Cultural Heritage and Traditions


Apr 13 2021

Children march in a parade to celebrate Songkran, the Thai New Year, at the Albany Park Community Center, 5101 N. Kimball Ave., Chicago, April 12, 1993. ST-11002573-0007, Chicago Sun-Times collection, CHM 

April 13 marks the start of Songkran, the traditional Thai New Year. The holiday was Thailand’s official New Year until 1888 when it was switched to a fixed date of April 1. In 1940, the date of the New Year was changed again to January 1, and Songkran became a three-day national holiday held each April.

Thai immigration to metropolitan Chicago has mirrored national immigration patterns for this Southeast Asian population group. Few Thais came prior to the expansion of US immigration laws in 1965, but steady increases since the 1970s made Thais one of the ten largest Asian groups in the region by the end of the twentieth century with more than 6,000 counted in the 2000 census.

Thai nurses, among the first groups to arrive locally, hosted community gatherings in their homes during the early years and were instrumental in organizing the first notable public event—commemorating the king of Thailand’s birthday in December 1965. Community leaders founded the Thai Association of Greater Chicago in 1969, which incorporated as a nonprofit organization in 1982 and changed its name to the Thai Association of Illinois in 1989. The Thai Association serves both cultural and advocacy functions for the local Thai community and each year sponsors a celebration of the king’s birthday.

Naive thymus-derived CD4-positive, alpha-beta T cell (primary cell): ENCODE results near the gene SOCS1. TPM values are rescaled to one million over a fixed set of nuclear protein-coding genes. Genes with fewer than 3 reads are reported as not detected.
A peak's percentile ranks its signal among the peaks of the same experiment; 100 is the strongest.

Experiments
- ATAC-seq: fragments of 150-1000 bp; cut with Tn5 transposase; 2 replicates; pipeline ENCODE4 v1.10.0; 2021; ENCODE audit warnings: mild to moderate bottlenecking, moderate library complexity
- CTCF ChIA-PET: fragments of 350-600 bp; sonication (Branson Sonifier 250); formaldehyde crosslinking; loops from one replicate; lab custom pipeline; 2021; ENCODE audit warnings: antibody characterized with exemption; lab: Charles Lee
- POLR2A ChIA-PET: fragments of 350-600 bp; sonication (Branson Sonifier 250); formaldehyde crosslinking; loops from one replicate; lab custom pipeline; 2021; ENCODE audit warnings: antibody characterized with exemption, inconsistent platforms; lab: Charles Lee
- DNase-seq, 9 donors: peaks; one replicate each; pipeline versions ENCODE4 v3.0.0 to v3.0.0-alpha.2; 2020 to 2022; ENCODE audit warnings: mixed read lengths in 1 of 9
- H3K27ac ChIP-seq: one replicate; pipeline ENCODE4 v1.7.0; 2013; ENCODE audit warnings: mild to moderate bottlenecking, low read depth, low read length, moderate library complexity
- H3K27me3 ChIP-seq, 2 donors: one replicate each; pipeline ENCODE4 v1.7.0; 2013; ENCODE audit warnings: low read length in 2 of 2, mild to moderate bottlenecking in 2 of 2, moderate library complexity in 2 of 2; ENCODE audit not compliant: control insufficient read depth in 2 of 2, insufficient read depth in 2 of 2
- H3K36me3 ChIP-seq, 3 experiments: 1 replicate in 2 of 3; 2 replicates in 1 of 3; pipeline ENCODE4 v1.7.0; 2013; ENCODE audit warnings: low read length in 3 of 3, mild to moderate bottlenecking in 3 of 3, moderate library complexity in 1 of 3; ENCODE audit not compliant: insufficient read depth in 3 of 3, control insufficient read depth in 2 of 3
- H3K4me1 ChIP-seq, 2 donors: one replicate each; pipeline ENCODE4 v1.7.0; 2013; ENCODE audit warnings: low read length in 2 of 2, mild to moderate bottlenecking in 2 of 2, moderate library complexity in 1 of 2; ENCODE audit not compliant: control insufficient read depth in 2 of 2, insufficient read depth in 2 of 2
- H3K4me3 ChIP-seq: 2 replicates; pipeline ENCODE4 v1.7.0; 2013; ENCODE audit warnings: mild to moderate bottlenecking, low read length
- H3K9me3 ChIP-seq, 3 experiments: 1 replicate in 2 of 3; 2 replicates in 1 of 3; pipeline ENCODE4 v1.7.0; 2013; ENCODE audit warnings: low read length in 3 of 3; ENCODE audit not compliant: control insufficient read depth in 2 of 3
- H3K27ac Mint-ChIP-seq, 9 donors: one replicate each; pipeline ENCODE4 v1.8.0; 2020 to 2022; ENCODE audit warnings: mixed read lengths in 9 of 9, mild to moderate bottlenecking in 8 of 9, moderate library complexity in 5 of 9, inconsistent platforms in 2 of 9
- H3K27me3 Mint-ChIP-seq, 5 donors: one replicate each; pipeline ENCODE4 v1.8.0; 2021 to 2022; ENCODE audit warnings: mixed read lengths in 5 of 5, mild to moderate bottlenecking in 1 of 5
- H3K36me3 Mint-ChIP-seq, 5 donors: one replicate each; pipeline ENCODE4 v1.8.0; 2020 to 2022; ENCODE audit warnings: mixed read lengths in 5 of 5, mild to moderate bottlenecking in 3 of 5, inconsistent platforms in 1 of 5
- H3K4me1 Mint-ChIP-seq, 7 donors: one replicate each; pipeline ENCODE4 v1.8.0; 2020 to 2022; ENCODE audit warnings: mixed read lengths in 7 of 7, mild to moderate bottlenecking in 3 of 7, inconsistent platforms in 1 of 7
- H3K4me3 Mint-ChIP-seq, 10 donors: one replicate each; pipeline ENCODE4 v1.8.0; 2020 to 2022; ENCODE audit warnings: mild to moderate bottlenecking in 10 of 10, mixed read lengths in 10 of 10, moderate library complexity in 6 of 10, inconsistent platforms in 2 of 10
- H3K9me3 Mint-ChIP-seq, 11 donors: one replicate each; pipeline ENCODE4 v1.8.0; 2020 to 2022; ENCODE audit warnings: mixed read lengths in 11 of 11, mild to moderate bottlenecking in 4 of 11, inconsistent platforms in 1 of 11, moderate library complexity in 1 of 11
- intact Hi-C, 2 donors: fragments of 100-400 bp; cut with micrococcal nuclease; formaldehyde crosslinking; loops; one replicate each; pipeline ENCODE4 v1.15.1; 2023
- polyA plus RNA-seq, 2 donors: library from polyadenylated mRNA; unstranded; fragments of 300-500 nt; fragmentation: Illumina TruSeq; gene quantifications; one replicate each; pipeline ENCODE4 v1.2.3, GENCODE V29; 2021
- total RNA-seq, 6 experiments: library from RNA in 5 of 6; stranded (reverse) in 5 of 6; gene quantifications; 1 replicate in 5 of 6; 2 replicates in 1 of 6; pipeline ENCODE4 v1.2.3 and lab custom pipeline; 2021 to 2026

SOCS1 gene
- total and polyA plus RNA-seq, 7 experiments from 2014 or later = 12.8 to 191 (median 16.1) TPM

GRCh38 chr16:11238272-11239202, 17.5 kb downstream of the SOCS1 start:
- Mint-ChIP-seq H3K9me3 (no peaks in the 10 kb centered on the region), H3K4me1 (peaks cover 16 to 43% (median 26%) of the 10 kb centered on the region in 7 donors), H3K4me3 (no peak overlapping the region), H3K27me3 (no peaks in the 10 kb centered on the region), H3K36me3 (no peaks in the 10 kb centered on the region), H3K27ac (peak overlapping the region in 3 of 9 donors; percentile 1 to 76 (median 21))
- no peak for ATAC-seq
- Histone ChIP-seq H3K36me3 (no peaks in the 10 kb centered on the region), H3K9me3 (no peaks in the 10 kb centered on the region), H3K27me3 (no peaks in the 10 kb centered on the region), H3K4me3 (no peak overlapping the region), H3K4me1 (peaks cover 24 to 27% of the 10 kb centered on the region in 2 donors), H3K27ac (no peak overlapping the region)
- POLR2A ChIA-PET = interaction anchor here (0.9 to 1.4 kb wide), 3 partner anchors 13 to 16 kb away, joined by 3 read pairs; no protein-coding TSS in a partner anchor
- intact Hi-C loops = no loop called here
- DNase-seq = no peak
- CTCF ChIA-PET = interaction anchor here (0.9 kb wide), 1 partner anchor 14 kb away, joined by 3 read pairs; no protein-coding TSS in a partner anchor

A significant number of Thais practice Theravāda Buddhism, along with Cambodians and Laotians. These three communities have established a number of Buddhist temples in the Chicago area, including Wat Phrasriratanamahadhatu (1992) in the Uptown community area, Wat Dhammaram (1976) near the suburb of Bridgeview, and Wat Lao Phothikaram (1982) in Rockford, Illinois.

As in other US cities, Thai settlement has dispersed throughout greater Chicago. Substantial residential presence can be found on the city’s North Side and in northern and southern suburban Cook County, with DuPage County claiming the next highest number of Thais.

Learn more about the history of Chicago’s Thai community in our Encyclopedia of Chicago entry.

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